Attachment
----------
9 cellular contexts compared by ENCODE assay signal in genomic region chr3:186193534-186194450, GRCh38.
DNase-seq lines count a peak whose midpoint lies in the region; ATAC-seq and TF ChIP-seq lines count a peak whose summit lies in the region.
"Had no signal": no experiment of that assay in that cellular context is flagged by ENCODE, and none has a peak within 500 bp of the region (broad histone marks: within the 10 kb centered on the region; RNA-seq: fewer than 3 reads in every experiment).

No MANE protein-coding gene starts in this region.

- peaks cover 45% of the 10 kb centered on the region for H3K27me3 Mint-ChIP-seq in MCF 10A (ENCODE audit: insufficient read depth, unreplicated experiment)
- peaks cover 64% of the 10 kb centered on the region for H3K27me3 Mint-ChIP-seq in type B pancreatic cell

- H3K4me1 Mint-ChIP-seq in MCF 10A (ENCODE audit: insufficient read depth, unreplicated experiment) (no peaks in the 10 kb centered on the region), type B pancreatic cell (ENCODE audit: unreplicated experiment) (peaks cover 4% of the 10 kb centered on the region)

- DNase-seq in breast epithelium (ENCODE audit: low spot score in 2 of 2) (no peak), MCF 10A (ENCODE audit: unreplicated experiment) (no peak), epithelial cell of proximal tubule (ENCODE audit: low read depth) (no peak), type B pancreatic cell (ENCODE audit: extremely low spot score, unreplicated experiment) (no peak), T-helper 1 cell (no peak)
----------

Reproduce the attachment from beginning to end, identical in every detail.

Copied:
9 cellular contexts compared by ENCODE assay signal in genomic region chr3:186193534-186194450, GRCh38.
DNase-seq lines count a peak whose midpoint lies in the region; ATAC-seq and TF ChIP-seq lines count a peak whose summit lies in the region.
"Had no signal": no experiment of that assay in that cellular context is flagged by ENCODE, and none has a peak within 500 bp of the region (broad histone marks: within the 10 kb centered on the region; RNA-seq: fewer than 3 reads in every experiment).

No MANE protein-coding gene starts in this region.

- peaks cover 45% of the 10 kb centered on the region for H3K27me3 Mint-ChIP-seq in MCF 10A (ENCODE audit: insufficient read depth, unreplicated experiment)
- peaks cover 64% of the 10 kb centered on the region for H3K27me3 Mint-ChIP-seq in type B pancreatic cell

- H3K4me1 Mint-ChIP-seq in MCF 10A (ENCODE audit: insufficient read depth, unreplicated experiment) (no peaks in the 10 kb centered on the region), type B pancreatic cell (ENCODE audit: unreplicated experiment) (peaks cover 4% of the 10 kb centered on the region)

- DNase-seq in breast epithelium (ENCODE audit: low spot score in 2 of 2) (no peak), MCF 10A (ENCODE audit: unreplicated experiment) (no peak), epithelial cell of proximal tubule (ENCODE audit: low read depth) (no peak), type B pancreatic cell (ENCODE audit: extremely low spot score, unreplicated experiment) (no peak), T-helper 1 cell (no peak)